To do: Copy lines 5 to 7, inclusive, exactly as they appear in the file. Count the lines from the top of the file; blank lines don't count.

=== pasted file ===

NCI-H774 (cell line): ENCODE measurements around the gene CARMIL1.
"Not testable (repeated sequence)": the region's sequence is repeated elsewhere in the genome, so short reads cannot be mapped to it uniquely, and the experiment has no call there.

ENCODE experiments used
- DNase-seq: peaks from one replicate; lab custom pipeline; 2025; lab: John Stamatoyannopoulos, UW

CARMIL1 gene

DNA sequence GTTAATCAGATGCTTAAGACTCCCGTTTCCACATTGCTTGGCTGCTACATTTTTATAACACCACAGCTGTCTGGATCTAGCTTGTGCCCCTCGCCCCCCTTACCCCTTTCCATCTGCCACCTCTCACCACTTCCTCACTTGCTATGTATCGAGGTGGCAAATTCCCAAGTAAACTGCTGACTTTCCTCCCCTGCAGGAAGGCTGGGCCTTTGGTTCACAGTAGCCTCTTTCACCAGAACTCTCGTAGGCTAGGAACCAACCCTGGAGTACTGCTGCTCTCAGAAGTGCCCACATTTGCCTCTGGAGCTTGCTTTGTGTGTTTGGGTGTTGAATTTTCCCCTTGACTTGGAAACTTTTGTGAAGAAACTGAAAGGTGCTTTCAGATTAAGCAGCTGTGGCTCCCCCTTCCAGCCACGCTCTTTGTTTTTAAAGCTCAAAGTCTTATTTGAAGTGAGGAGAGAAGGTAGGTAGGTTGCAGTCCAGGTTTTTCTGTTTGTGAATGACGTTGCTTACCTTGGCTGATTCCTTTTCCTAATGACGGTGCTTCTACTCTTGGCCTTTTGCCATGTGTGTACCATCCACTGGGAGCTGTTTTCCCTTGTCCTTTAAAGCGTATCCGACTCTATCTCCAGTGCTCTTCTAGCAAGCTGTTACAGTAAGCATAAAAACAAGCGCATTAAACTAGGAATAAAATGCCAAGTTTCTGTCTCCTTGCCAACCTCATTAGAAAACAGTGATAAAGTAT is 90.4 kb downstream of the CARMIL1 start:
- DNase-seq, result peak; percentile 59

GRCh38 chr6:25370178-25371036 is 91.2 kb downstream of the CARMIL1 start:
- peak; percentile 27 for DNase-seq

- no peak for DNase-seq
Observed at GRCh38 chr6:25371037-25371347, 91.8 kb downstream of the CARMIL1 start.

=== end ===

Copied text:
CARMIL1 gene

DNA sequence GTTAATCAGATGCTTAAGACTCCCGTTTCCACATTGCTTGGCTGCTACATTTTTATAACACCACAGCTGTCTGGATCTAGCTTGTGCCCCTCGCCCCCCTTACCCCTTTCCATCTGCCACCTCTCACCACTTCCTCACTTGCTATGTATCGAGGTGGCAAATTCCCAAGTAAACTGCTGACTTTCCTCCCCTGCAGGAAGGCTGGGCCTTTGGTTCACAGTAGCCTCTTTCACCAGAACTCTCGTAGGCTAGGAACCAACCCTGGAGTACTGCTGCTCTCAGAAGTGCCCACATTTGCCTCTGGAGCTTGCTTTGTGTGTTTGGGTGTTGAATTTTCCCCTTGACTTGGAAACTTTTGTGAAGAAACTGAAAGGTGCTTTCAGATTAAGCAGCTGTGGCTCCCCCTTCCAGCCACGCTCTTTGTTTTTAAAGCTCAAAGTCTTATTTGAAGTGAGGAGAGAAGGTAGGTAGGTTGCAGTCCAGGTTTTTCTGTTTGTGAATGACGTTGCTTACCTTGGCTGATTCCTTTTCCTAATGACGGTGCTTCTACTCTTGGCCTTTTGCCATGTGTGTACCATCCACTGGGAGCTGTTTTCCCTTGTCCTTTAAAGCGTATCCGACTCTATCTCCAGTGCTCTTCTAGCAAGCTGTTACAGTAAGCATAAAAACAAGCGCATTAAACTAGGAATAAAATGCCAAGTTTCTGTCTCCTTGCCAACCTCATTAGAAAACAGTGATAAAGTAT is 90.4 kb downstream of the CARMIL1 start:
- DNase-seq, result peak; percentile 59